Hanging Rock History
Ironton Tribune
27 March 1938

Submitted by Brenda Wilson

AUTHOR’S NOTE- As we considered the townships of Lawrence County by ranges from east to west we shall reverse the process with the incorporated municipalities and consider them from west to east. As they are all on the Ohio River, this means considering them in order, up stream - Hanging Rock, Ironton, Coal Grove, South Point, Chesapeake, Proctorville and Athalia. Not only is this perhaps the fairest method but it is almost necessary in the case of Hanging Rock, Ironton, and Coal Grove as the history of the second depends largely on the first, and that of the third on the second. We may say too, that we suppose much we shall say of these places will be already familiar to many readers, but we believe they will agree that it should be recorded in a series of this kind in all fairness to every section of the county. On the other hand necessity for brevity compels the omission of many interesting facts. - R.C. HALL


HANGING ROCK owes its existence to the old iron industry of which it became the center previous to the Civil War. A blast furnace was built there in 1824 but being a cold blast charcoal furnace and later a hot blast furnace, it did not attract unusual attention until after the war when Mr. JOHN PETERS bought it and began using native coal for smelting purposes. Meanwhile a small village had been established at that point, about the year eighteen hundred thirty (1830). It rapidly grew in importance as a shipping point for Iron and iron products and remained so until after the founding of Ironton and building of the Iron Railroad.

The village has always been handicapped by being crowded between the hill with its overhanging cliff and the river, but since the furnaces on the Ohio side of the river used it as a shipping point, gave its name to their products, and to the mineral region from which they came, its name became widely known and famous for one of the most important industries of modern times. Even after the removal of the seat of the industry to Ironton, Hanging Rock retained its celebrity and even its importance to a large extent. In eighteen hundred seventy (1870), its business and industrial importance was increased by the establishment of the Excelsior Foundry.

As the early history of Hanging Rock is the part of greatest interest, and as the following is found in the eighteen hundred forty-six (1846) edition of the celebrated Historical Collections of HENRY HOWE, a work long out of print and very rate, we quote the paragraph as follows:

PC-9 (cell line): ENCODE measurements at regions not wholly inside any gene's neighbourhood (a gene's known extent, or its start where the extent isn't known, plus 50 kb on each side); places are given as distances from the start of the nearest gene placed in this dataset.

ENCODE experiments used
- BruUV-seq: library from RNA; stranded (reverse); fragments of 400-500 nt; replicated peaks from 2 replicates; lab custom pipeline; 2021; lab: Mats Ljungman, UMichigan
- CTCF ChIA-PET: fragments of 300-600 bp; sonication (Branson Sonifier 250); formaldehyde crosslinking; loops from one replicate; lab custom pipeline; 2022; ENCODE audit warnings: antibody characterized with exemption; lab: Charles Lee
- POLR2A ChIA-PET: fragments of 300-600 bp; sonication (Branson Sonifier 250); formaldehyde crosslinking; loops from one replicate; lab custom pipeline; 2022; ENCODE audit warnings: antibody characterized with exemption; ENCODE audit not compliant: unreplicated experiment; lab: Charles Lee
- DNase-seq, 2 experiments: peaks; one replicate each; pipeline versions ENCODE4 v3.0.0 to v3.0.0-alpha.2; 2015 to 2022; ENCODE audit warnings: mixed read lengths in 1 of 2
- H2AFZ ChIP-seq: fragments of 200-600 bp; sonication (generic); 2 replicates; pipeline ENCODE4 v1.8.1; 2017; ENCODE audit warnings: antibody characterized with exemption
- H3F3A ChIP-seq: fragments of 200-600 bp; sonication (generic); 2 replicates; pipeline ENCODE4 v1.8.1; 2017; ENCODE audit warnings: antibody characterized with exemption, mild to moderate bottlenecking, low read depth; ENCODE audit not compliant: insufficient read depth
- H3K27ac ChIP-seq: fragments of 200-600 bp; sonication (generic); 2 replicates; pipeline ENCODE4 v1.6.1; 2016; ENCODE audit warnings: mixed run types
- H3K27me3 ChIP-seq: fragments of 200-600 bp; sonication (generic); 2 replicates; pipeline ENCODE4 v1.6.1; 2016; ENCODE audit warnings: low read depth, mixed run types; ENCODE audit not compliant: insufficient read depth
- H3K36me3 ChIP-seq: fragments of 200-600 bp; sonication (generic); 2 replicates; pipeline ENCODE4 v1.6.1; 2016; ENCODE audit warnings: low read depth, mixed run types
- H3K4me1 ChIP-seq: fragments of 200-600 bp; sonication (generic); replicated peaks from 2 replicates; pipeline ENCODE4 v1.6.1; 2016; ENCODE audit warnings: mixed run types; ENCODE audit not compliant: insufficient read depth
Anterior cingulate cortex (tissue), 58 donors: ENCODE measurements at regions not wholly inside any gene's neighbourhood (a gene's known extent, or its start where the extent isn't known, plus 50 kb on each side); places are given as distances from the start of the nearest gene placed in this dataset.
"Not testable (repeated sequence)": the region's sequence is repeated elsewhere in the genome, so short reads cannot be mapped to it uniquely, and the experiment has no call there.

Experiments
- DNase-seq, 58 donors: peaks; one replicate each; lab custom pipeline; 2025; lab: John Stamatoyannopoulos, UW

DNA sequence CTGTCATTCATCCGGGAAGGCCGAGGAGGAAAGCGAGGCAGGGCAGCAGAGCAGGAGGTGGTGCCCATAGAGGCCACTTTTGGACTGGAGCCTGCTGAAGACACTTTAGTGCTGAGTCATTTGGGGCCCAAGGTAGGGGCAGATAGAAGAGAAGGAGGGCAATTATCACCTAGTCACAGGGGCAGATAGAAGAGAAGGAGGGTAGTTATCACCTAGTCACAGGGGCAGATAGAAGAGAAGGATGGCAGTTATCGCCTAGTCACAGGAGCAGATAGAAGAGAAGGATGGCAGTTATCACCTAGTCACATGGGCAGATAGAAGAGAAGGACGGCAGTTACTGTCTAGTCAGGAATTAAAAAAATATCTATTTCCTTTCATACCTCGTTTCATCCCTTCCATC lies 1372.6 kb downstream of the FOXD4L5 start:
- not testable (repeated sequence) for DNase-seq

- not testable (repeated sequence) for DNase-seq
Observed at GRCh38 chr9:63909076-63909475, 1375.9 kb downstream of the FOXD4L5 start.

“Hanging Rock, 17 miles below the county seat in the Ohio River, contains 1 church, 4 stores, a forge, a rolling mill, and a foundry - where excellent oar iron is made - and about 150 inhabitants. It is the great iron emporium of the county, and nearly all the iron is shipped there. It is contemplated to build a railroad from this place of about 15 miles in length, to the iron region, connecting it with the various furnaces. The village is named from a noted cliff of sandstone, about 400 feet in height, called the “Hanging Rock,” the upper portion of which projects over like the cornice of a house.

“Some years since, a wealthy iron master was buried at Hanging Rock, in compliance with his request, above ground, in an iron coffin. It was raised about two feet from the ground, supported by iron pillars, resting on a flat stone. Over all was placed an octagonal building of wood, about 12 feet diameter and 15 high, painted white, with a cupola-like roof, surmounted by a ball. It was in fact a tomb, but of so novel a description as to attract crowds of strangers, to the no small annoyance of the friends of the deceased, who, in consequence, removed the building and sunk the coffin into a grave near the spot”

Main Street runs thru Hanging Rock near the base of the hill and was no doubt so called because it was the main road thru the town. But a plat was also laid off just above the mouth of Osborne’s Run and between that creek and the river with streets paralleling the latter and named, from river toward hill, Front, Second and Third, while intersecting streets were named in order up stream Market, Center and Wood.

The chief industries of Hanging Rock during the last half of the 19th century were: the MEANS, KYLE and Co., proprietors of the Hamilton furnace and Hanging Rock Coal Works, the Hanging Rock Stove Co.; and B.W. RUMBLE grocery and dry goods.